Steve Simon Stats
Born in Arcadia, CA
Resides in Indio, CA and Huntington Beach, CA
Played Junior, High School, College tennis
Played on the Satellite Tour
WTA Board Member (Tournament Class Director)
ATP Media Board Member
Tournament Director, BNP Paribas Open
Chief Operating Officer, Desert Champions
Web site http://www.iwtg.net
Steve Simon’s introduction to the sport of tennis at the age of 10 came through his father, who played Saturday mornings in Arcadia, CA. From there he went on to play junior tennis and continued playing on the High School team and in college. After trying hard to make it on the Satellite Tour until age 23 he decided to go into teaching tennis as a Pro at the Tustin Hills Racquet Club. Simon also owned a facility called the “Tennis Factory” in Austin, before working for Adidas USA in California for seven years.
In 1989 it was Charlie Pasarell who enticed Steve Simon and Ray Moore to come join him at the Indian Wells tournament which was at the time played at the Hyatt Grand Champion. Simon’s position entailed selling sponsorships and coordinating Television. Since then the team Pasarell, Moore, and Simon have been together, guiding the tournament through good times and not so good times. In 2003 Simon became the official Tournament Director, at a time when the tournament was called the Pacific Life Open. Today, many tennis fans consider the BNP Paribas Open in Indian Wells the “5th Grand Slam.”
Steve Simon points to extraordinary growth and changes over the years and says, “BNP Paribas Bank has a five year contract with the tournament, with an option to extend it another 5 years. We have met and exceeded their expectations and they are very happy with their investment.” He explains that “Desert Champions” owns the tournament and the sanction, with him at the helm as Chief Operating Officer. “Garden of Champions” is the organization that owns the stadium, the land, and manages year-round operations.
In addition to his duties for the Indian Wells tournament and the Tennis Garden, Simon serves on the Boards of WTA and ATP Media and finds time to play social tennis a couple of times a week for fun and exercise.
10 Questions for Steve Simon
- If you hadn’t gone into tennis, where would you have gone in life?
I would have become a lawyer.
- If you retired today, what would you do?
I would be coaching a High School tennis team, play tennis, golf, and work around the house.
- What is your favorite tennis book?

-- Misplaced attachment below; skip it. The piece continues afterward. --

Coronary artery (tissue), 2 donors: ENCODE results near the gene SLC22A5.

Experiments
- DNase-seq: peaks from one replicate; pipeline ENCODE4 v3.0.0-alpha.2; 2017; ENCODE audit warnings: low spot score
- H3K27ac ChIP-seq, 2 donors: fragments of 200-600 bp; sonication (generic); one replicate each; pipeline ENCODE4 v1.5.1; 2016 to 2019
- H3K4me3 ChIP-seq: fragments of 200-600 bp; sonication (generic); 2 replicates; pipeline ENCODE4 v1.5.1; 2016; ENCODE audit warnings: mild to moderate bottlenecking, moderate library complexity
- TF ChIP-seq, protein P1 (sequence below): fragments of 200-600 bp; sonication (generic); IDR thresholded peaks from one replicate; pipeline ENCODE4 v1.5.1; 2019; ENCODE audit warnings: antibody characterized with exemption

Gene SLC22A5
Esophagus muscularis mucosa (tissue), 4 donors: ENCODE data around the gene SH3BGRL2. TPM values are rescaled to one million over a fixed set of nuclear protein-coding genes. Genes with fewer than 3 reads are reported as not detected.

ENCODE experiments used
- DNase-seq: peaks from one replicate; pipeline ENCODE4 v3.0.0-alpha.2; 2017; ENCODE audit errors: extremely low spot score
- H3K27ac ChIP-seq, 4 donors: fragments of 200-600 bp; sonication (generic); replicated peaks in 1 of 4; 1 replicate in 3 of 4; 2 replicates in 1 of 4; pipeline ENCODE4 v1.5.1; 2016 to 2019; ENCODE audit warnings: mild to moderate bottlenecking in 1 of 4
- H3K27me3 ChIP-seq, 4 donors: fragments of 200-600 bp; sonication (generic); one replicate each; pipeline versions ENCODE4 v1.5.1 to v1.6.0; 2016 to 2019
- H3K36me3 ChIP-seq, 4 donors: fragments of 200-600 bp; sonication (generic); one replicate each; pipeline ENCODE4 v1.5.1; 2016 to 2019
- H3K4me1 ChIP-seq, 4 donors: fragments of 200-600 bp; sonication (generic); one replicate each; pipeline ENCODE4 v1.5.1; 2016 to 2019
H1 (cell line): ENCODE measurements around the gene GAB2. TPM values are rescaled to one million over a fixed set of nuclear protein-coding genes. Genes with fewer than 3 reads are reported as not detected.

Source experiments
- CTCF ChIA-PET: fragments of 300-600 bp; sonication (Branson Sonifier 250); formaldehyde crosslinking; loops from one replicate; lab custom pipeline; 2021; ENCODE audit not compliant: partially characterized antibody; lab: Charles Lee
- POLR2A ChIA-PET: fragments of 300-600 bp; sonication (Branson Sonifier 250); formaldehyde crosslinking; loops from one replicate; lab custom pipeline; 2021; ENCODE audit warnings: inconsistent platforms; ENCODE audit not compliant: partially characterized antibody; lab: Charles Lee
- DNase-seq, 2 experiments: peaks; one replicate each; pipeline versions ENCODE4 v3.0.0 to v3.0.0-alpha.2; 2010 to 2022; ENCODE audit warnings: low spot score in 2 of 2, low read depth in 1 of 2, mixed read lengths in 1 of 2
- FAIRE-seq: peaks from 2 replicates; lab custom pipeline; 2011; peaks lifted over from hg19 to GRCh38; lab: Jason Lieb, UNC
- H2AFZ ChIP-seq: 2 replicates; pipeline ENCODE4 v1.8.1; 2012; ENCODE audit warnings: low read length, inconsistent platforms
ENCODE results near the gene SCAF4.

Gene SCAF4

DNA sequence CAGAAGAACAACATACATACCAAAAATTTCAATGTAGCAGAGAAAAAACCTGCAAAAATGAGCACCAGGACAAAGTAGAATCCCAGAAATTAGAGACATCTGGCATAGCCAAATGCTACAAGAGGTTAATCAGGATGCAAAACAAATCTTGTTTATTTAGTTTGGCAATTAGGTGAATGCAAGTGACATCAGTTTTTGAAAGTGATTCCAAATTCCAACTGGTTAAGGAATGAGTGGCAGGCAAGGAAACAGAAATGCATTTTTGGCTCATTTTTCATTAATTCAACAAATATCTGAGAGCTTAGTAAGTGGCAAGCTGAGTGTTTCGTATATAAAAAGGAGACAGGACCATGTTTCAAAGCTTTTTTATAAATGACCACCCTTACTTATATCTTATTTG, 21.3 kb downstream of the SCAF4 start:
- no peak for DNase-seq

No favorite book
- Why do you think British tennis players have such a hard time winning Grand Slams?
It may be the pressure is too great while the environment is not the greatest. Tim Henman was a great player and Andy Murray still has a shot at a Slam.
- What is your favorite tennis tournament?
BNP Paribas Open and Wimbledon
- In Pro-Tennis, if you had the power to make a historic decision, what would you change today?
I would make sure the calendar is more balanced, aligning play time with broadcast time to get better broadcast windows.
- If you were able to start all over, what would you do different in regards to your tennis career?
I would not do anything different. I have been fortunate to stay involved in the tennis industry and was able to fulfill my dreams. Tennis is a true passion of mine and it is really a fun business.
- Are we in the USA doing the right things to develop future tennis champions?
The challenge we have in the USA is mainly the education system and the fact that there are so many sport opportunities kids can excel in. I think the kids need more competition at peer level, like it was done in the old days. Today kids can strike the ball real well, but can they play? To compete means hitting shots under pressure and raising one’s game when necessary.
- What can the USTA learn from other countries’ tennis associations?
Overall I think they are doing a good job. The USA is quite unique because of the size of our country. A smaller country with a smaller tennis federation and only 12 kids has it maybe a little easier. The question is ho are we progressing the kids and utilizing our resources better?
- Who is for you the greatest tennis player of all time?
The eras are not equal and so comparisons are difficult. In my era it was Laver, and then came Sampras. Now it’s Federer.
Thank you, Steve!
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